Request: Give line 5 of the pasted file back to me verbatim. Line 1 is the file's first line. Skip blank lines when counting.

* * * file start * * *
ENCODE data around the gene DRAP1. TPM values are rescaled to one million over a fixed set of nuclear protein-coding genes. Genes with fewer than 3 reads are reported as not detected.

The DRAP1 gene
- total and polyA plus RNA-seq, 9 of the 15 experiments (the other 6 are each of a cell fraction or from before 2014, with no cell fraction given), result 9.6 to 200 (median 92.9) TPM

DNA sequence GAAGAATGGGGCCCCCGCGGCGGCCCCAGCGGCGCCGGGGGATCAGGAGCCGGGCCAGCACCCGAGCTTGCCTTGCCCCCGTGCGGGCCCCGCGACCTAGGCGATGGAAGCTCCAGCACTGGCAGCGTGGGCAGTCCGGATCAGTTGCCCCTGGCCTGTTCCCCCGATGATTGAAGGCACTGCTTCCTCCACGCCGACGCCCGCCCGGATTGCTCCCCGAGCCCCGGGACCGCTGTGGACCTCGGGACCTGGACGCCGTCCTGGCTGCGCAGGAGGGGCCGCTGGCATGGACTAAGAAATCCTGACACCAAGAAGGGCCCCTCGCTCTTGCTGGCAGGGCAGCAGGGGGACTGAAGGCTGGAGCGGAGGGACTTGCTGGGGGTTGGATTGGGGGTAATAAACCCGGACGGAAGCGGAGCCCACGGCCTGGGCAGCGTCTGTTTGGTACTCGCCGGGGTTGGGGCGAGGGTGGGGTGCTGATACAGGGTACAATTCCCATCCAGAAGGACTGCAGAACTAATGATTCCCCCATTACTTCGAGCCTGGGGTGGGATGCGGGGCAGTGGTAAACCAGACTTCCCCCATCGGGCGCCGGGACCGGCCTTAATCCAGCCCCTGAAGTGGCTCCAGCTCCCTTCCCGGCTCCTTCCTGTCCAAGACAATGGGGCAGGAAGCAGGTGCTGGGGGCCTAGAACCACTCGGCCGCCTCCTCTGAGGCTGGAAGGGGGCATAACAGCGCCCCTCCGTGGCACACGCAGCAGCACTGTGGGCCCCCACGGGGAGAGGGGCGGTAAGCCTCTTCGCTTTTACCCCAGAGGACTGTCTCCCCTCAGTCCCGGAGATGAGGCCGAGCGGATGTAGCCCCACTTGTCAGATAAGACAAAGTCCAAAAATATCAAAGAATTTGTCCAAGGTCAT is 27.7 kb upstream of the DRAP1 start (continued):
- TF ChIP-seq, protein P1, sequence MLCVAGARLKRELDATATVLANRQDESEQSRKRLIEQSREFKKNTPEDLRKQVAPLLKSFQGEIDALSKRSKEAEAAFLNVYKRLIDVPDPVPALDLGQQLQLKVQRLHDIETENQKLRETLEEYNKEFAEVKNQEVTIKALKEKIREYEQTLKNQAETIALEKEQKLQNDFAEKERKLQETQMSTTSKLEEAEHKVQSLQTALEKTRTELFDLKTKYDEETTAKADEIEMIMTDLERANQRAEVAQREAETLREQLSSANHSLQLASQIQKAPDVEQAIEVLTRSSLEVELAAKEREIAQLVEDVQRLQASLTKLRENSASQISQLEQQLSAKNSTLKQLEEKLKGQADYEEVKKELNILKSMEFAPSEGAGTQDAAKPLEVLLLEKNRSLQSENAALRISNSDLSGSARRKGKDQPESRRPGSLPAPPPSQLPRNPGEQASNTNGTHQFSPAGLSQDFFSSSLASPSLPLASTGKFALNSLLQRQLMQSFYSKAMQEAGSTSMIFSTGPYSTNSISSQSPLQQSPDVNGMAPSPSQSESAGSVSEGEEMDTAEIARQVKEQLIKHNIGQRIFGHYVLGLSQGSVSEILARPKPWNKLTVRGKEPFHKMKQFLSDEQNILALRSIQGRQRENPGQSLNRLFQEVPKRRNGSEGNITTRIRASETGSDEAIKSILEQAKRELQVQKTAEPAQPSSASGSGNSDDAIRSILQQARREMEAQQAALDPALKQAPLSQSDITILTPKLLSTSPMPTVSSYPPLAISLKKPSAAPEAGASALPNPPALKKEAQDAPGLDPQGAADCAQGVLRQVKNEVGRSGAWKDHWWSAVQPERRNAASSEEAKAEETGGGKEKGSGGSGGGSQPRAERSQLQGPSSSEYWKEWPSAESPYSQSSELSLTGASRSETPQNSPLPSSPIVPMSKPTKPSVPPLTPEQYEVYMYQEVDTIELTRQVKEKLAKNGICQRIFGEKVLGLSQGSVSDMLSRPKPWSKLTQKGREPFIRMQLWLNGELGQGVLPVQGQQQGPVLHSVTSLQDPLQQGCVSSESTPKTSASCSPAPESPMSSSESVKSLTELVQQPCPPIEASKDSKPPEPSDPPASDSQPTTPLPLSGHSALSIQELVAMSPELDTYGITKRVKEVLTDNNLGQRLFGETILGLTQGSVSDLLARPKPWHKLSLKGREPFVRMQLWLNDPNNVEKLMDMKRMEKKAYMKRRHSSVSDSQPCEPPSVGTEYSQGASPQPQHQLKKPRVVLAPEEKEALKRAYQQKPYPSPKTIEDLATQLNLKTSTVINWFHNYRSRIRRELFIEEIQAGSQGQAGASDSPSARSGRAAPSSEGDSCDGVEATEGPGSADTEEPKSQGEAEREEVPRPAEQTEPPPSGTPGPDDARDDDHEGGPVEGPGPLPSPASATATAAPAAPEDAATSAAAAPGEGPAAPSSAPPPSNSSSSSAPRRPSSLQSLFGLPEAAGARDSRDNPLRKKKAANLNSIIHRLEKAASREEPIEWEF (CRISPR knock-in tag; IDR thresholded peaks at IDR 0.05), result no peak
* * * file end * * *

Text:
- TF ChIP-seq, protein P1, sequence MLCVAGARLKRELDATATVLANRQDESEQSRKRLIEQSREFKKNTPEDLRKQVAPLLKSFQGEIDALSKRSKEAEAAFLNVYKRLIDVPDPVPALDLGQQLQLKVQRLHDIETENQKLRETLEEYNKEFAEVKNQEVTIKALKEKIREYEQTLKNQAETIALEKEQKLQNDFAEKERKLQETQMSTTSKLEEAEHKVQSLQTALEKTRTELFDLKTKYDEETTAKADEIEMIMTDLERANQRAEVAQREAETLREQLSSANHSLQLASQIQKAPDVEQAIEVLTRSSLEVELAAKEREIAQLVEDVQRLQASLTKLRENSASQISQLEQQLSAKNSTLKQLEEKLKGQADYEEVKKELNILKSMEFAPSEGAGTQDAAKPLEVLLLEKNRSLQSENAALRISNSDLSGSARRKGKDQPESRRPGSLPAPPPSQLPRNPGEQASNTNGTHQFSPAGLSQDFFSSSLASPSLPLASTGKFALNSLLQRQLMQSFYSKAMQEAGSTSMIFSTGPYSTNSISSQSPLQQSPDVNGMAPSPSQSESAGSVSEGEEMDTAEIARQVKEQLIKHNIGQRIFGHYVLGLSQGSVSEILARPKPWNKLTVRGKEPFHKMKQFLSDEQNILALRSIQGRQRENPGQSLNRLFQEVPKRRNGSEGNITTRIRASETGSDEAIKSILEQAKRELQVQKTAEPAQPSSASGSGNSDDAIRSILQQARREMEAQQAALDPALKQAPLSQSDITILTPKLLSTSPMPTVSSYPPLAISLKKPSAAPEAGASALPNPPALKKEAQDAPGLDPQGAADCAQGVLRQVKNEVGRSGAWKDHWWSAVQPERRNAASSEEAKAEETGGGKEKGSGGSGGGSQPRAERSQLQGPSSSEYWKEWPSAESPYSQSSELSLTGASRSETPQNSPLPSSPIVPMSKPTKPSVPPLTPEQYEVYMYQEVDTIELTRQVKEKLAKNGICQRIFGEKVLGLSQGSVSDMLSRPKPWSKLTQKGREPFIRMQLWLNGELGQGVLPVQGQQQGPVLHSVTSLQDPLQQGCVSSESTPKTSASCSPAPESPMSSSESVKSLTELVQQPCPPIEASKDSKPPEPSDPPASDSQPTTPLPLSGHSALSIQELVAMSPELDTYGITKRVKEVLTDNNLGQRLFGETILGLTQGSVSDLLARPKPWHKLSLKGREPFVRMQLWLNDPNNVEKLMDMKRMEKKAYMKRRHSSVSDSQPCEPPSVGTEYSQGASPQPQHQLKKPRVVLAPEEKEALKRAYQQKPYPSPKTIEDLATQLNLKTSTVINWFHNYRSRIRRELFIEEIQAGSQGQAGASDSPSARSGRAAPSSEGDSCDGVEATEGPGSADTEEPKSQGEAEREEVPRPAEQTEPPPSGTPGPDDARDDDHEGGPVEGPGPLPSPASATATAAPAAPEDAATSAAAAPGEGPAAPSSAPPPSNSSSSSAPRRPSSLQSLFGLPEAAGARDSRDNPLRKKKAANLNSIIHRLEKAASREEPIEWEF (CRISPR knock-in tag; IDR thresholded peaks at IDR 0.05), result no peak